Every year on November 20, communities communities gather throughout the United States and internationally to commemorate Transgender Day of Remembrance (TDOR). In the past year alone, over 268 people (see this link for more information) have been murdered because they are transgender. Just last week Gizzy Fowler, a transgender woman from Nashville, TN was found shot and killed. The local newspaper reported the murder under the headline “Man found shot to death wearing women’s clothing in north Nashville.” Sadly the newspaper’s account of this murder reflects the frequent erasure of transgender people’s gender identity in the reports of violence against them. The TDOR website reminds us that “The Transgender Day of Remembrance was set aside to memorialize those who were killed due to anti-transgender hatred or prejudice. The event is held in November to honor Rita Hester, whose murder on November 28th, 1998 kicked off the “Remembering Our Dead” web project and a San Francisco candlelight vigil in 1999. Rita Hester’s murder — like most anti-transgender murder cases — has yet to be solved.”
We celebrate communion in remembrance of the life, death, and resurrection of Jesus. In a similar way, on TDOR we gather together as a community to mourn the deaths and murders of Trans* folks. Understanding Transgender Day of Remembrance as similar to our ritual of communion helps both celebrate the reality of transgender lives and mourn the systemic violence and hatred that caused these deaths. When we come to the communion table we partake of the bread and cup to connect both with our fellow brothers and sisters and also with the Divine Creator who shows us the way to live by following the ways of Jesus. Likewise, remembering the deaths of Transgender individuals and giving thanks for the ways in which they lived authentically is akin to our celebration of the life of Jesus in the ritual of communion.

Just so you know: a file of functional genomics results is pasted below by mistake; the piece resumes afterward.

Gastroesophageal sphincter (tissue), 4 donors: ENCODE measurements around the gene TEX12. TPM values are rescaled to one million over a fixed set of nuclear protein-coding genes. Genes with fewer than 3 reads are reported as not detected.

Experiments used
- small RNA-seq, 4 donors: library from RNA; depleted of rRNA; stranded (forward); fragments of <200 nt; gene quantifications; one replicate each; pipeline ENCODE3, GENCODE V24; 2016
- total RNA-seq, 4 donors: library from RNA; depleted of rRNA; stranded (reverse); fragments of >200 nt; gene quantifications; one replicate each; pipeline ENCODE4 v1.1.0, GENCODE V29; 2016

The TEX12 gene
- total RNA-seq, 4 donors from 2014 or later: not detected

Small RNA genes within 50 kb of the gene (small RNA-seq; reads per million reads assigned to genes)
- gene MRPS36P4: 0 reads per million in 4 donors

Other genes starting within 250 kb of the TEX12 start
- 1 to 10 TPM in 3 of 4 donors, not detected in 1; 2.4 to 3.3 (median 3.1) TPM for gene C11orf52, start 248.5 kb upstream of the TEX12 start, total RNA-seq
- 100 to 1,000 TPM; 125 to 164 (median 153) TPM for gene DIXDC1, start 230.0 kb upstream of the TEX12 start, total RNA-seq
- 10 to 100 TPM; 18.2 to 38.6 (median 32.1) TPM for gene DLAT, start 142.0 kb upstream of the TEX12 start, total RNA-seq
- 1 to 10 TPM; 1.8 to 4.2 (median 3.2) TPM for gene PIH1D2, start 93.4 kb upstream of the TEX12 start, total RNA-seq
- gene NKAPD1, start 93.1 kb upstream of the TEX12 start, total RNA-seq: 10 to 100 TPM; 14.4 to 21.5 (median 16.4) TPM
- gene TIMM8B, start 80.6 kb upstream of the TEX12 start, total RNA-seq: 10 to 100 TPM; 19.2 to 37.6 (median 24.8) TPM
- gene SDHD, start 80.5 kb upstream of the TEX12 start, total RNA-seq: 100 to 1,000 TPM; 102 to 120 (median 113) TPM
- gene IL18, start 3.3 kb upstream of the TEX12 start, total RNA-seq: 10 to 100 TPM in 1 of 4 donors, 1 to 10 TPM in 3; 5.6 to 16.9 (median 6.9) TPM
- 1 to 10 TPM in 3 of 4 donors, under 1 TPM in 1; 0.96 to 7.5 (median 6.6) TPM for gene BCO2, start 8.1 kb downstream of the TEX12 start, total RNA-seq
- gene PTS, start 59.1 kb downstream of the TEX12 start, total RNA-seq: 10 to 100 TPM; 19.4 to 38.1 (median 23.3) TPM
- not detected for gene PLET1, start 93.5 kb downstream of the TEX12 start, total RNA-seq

When we remember the transgender people who were killed in the past year, we also remember that the Divine Creator participated in helping them become who they are. We actively renounce the violence that has taken their lives, and we give thanks for their courage to live into who they felt called to be. We remember these lives in an effort to expand our community of difference and use this opportunity to try and create new modes of hospitality in our communities.
This Trans Day of Remembrance your congregation is invited to honor TDOR in some way during worship to both raise the visibility of Trans* issues in the church and to include Trans* lives as part of the liturgy. You are invited to say a prayer for the lives and safety of transgender people, read all or an abbreviated list of names of those who were killed, prepare a ritual to honor and uplift the courage being transgender requires in a world where you can be murdered for simply being who you are. Jesus life, ministry, and resurrection calls us to practice radical hospitality to those on the margins. We have a clear opportunity to do follow this call on for transgender people on TDOR and every day until the violence stops.

For more information, please see the TDOR site: http://tdor.info


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